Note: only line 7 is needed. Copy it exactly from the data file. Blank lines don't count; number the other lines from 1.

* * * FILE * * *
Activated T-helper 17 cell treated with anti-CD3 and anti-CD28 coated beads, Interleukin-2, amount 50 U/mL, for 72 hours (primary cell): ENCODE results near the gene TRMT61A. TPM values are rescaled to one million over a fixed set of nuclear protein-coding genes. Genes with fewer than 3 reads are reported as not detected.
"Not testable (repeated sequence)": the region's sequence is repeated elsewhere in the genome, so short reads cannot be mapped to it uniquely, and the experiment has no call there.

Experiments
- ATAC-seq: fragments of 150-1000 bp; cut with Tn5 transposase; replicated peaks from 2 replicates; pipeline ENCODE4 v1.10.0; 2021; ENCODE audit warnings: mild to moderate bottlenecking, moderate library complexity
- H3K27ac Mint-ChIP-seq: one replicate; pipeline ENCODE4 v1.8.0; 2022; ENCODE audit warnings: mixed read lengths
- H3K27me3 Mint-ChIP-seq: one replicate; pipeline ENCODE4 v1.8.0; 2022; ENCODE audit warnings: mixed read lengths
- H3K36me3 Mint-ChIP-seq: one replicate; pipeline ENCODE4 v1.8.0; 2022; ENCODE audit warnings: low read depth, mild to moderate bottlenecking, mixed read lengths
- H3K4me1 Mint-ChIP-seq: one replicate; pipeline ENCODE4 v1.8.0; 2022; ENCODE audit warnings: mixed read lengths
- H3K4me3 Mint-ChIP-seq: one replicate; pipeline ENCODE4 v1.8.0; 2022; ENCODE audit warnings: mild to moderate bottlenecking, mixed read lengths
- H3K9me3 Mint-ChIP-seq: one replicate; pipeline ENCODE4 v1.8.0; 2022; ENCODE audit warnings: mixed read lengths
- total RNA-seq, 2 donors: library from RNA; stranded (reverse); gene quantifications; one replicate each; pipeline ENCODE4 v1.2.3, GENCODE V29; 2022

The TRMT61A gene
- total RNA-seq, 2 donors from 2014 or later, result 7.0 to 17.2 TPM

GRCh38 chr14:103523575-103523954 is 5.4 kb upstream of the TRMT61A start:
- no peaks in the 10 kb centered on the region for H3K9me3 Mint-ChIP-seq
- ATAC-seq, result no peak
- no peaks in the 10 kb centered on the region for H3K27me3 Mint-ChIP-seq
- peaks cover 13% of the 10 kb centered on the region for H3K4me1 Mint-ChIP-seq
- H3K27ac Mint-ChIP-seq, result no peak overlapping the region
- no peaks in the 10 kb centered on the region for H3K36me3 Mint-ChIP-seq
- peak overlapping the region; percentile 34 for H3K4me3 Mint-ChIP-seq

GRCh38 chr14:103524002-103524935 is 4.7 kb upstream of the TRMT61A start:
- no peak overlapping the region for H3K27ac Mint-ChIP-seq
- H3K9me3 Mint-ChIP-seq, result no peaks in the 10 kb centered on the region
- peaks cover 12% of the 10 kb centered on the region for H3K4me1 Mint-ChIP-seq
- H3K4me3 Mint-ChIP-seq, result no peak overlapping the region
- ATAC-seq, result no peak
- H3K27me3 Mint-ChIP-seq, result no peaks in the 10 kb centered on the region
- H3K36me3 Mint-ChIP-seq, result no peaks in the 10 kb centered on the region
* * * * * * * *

- H3K36me3 Mint-ChIP-seq: one replicate; pipeline ENCODE4 v1.8.0; 2022; ENCODE audit warnings: low read depth, mild to moderate bottlenecking, mixed read lengths